In a world where wildlife conservation is of paramount importance, alarming reports reveal a grim truth that cannot be ignored. A recent investigation by EIA has exposed a disturbing reality: the body parts of threatened leopards and pangolins are being used in the production of at least 88 Traditional Chinese medicine (TCM) products. This revelation not only raises concerns about the imminent endangerment of these magnificent creatures but also highlights a clear violation of the CITES (Convention on International Trade in Endangered Species of Wild Fauna and Flora) treaty, designed to protect these species from the perils of commercial trade.
Three listed Chinese drugmakers, whose investors include or use some of the world’s biggest banks, used parts of endangered animals as ingredients in their products.SHANGHAI/HONG KONG, Oct 23 (Reuters) –
A Sobering Reality beyond Your Investment in Traditional Chinese Medicine
Leopards and pangolins have long held a place of reverence in the world of TCM, believed to possess curative properties for a range of ailments. Their body parts are used in a variety of products, from powders and pills to ointments, that are consumed or applied by countless individuals. While these traditional practices have deep-rooted cultural significance, they have also become an existential threat to these magnificent creatures.
EIA’s investigation has uncovered the stark reality that the body parts of leopards and pangolins are being incorporated into TCM products manufactured by 72 Chinese companies. Even more concerning is that these products are officially licensed by the National Medical Products Administration of China. To exacerbate the situation further, some of these products also contain the parts of tigers and rhinos, in blatant disregard of recommendations set forth by the CITES treaty.
Endangerment of Leopards and Pangolins
The use of leopard and pangolin body parts in traditional Chinese medicine, as well as the illegal inclusion of tiger and rhino components, puts these animals on a treacherous path towards endangerment. Here is some of the evidence:
Declining Leopard Populations
Leopards have already faced a significant decline in population due to habitat loss, poaching, and illegal trade. According to the World Wildlife Fund (WWF), there are now fewer than 10,000 leopards left in the wild. The addition of TCM-related pressures only further endangers their survival.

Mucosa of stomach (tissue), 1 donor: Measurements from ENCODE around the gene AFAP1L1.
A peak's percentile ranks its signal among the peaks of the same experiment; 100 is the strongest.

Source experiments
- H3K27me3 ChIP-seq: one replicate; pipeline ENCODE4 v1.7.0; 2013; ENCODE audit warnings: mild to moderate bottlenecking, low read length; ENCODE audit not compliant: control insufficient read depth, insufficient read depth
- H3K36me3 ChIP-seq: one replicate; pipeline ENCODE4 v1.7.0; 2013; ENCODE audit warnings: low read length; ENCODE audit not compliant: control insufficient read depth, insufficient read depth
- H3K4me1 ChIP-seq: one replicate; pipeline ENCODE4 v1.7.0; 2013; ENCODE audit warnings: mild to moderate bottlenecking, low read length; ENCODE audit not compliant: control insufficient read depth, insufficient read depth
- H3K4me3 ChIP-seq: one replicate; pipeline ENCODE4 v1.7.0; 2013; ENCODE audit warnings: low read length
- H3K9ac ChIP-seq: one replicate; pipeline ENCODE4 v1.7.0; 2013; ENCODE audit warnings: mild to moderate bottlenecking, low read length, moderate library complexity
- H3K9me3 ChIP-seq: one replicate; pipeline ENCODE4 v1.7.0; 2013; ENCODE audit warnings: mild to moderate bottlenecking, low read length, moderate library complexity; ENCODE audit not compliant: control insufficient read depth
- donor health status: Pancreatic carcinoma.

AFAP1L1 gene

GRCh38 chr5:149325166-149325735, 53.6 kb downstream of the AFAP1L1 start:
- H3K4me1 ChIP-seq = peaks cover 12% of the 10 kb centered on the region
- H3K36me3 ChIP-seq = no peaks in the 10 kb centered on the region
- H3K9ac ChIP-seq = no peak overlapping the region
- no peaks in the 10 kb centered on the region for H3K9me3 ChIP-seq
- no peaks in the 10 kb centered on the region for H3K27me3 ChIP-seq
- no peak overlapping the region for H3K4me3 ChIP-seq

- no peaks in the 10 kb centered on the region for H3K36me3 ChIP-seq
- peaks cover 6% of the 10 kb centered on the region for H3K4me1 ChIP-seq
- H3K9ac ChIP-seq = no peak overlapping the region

Pangolins in Peril
Pangolins, often described as the world’s most trafficked mammal, are currently on the brink of extinction. Their scales and meat are highly sought after in the illegal wildlife trade. It’s estimated that over a million pangolins have been poached in the last decade, leading to a critical threat to their survival.
Both leopards and pangolins are listed on the CITES treaty, which prohibits international commercial trade in them and their parts. This designation reflects their vulnerable status and the urgent need to protect them from further exploitation.
The Bottom Line
The use of leopards and pangolins in Traditional Chinese medicine raises a red flag that cannot be ignored. EIA’s recent investigation serves as a wake-up call to the global community. The perilous state of these magnificent creatures, compounded by the illegal inclusion of tiger and rhino parts, creates the urgency to act.
Efforts to combat this issue must include raising awareness about the implications of such practices and enforcing the regulations set by CITES to safeguard these species. It is our collective responsibility to ensure that the beautiful and irreplaceable biodiversity of our planet is preserved for future generations. The time to protect these majestic creatures is now, before they become legends of the past.
Before signing off I will leave a question for investors and some of the world’s biggest banks: what is the real price of your investment in Traditional Chinese Medicine?